This course presents an overview of the scientific method and its application to the analysis of physical evidence as it impacts law enforcement investigations. Topics include the study of basic methods of documentation, collection and preservation of physical evidence; general schemes for the analysis of chemical and biological evidence; identification and individualization of firearms, fingerprints, imprints, hairs, fibers, blood and body fluids, paint, drugs and poisons, and other materials associated with crimes. The course material is reinforced through the use of actual case studies, hands-on exercises and class exercises.
CJ 355. Crime and Media (SO 355).3 Credits.
Despite little direct contact with people who offend or with the criminal justice system, people typically hold strong opinions about crime-related issues. The goal of this course is to understand how media sources shape our attitudes and beliefs about crime and how we "should" respond to it. To this end, participants examine media involvement in constructing the reality of crime and justice and its implications for the justice process.
CJ 360. Inside-Out Prison Exchange Seminar.3 Credits.
The "Inside-Out" Prison Exchange seminar is part of a national movement giving undergraduate students (outside students) and currently incarcerated individuals (inside students) an opportunity to learn together. This course, being offered to Quinnipiac students and male students at a Connecticut state prison, asks students to examine the impact of status upon American life by considering issues of personal and collective voice in communities, variation in access to conventional success opportunities, and the effect of status upon ability to effectively engage in local and national communities. Through application of theoretical perspectives and consideration of practical experience, students are exposed to a diversity of material that allows them to more fully examine and understand the complex impact of social status upon American life. Note: this course takes place inside a Connecticut state prison.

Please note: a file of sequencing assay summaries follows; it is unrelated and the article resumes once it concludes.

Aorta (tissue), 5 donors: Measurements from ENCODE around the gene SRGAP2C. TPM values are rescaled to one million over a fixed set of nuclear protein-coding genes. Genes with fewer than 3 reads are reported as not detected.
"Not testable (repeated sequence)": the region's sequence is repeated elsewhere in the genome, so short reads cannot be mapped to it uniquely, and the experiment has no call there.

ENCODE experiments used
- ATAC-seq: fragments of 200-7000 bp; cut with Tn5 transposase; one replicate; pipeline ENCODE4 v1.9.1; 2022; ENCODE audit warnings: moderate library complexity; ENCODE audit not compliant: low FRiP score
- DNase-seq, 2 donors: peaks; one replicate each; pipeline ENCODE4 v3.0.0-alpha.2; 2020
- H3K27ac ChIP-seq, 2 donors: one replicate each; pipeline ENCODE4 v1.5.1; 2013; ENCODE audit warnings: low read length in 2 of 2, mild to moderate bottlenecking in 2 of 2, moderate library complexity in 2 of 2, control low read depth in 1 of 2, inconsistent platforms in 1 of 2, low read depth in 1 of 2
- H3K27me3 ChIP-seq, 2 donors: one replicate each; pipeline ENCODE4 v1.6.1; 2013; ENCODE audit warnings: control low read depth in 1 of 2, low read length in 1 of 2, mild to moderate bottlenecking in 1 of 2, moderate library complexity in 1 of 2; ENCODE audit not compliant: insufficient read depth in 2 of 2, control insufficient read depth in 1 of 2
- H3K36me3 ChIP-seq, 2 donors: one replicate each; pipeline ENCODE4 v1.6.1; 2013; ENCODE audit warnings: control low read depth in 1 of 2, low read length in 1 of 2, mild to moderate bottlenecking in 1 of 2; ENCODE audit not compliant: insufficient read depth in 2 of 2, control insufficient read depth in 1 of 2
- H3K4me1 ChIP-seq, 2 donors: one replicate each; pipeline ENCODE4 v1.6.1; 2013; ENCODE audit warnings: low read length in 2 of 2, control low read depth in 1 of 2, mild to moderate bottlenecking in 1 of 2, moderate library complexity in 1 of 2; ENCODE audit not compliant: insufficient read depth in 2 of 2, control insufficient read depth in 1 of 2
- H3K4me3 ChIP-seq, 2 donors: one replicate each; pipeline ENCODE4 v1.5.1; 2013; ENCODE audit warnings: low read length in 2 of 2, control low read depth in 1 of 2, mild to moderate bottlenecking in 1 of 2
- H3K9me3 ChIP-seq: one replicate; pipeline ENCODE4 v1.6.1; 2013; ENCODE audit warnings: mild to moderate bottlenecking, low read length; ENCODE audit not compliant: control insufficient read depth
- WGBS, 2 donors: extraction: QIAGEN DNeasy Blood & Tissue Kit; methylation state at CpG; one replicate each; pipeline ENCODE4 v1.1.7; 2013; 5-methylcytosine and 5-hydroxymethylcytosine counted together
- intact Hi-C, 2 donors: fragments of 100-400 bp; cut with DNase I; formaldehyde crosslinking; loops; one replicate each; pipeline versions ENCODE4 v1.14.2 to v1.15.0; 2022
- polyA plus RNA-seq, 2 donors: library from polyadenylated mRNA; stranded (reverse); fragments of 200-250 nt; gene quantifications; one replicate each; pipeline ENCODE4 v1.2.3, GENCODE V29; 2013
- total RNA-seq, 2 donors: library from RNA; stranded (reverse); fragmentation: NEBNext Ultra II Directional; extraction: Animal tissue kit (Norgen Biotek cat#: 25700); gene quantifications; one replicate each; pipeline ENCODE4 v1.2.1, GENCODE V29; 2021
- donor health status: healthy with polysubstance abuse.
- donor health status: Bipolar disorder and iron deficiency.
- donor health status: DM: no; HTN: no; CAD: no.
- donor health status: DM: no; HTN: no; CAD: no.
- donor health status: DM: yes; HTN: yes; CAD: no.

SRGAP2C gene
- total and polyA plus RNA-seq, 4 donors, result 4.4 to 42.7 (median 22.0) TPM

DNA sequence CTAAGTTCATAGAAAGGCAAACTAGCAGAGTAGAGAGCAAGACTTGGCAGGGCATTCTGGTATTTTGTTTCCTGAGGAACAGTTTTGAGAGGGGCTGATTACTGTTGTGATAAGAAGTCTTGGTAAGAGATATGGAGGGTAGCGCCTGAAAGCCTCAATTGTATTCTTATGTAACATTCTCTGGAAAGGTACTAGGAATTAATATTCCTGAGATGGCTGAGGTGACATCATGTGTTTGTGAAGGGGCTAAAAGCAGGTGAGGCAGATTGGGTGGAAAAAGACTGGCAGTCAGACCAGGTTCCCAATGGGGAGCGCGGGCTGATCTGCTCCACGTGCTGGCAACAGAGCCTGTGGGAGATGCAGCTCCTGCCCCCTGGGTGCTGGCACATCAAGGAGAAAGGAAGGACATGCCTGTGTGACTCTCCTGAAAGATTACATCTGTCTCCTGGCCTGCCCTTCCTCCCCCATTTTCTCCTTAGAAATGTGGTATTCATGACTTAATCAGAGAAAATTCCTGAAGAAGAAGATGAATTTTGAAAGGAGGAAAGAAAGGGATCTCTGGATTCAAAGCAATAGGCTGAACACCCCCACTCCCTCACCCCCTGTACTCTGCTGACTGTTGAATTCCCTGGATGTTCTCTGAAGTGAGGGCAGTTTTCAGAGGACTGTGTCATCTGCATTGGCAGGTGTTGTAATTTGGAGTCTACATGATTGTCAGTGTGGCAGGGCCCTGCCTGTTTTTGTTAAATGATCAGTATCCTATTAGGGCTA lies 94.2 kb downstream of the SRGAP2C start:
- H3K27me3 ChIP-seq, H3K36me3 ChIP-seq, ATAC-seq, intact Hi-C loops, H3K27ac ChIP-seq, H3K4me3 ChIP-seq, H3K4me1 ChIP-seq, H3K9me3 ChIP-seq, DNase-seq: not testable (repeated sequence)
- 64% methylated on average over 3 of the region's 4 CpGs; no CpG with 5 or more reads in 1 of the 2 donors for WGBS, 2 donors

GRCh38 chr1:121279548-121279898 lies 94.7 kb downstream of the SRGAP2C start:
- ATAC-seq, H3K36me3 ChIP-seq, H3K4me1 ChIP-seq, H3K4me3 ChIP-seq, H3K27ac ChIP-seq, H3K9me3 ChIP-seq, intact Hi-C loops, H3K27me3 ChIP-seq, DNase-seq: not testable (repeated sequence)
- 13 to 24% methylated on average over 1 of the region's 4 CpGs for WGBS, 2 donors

Prerequisites: Instructor discretion.
Offered: Every year, Fall
CJ 370. Constitution, Ethics and Policing.3 Credits.
Students are introduced to the constitutional limitations and ethical considerations that affect police behavior. These include use of force, coercion, entrapment, right to counsel, wiretapping, confessions and exclusionary rule.
CJ 385. Senior Seminar in Criminal Justice Policy.3 Credits.
This senior-level course examines social policy as applied to a selected aspect of the criminal justice field. Senior status in criminal justice major required.
Prerequisites: Take CJ 290.
Offered: Every year, All
CJ 392. Internship in the Community (SO 392/GT 392).3 Credits.
For criminal justice majors in their junior or senior year only. Students each complete 120 hours of supervised fieldwork in a community agency along with one hour per week in a classroom setting. Coursework and class content include written and oral reflection, focusing on professional issues, along with criminal justice concepts and theory. Successful completion of the course requires adherence to a high standard of professionalism. Students are required to meet with the internship coordinator one semester prior to begin the placement process.
CJ 394. Advanced Internship in the Community (SO 394/GT 394).3 Credits.
This is a second internship available to criminal justice majors in their junior or senior year only. Students complete 135 hours of supervised fieldwork in a community agency along with one hour per week in the advanced internship class. Students build upon the knowledge gained from their first internship experience to deepen their understanding of concepts and theory through extended written and oral reflection. Students also assess their interpersonal strengths and weaknesses in preparation for graduate school and/or future employment. Successful completion of the course requires adherence to a high standard of professionalism. Students are required to meet with the internship coordinator one semester prior to begin the placement process.
Prerequisites: Take CJ 392.
Offered: Every year, Spring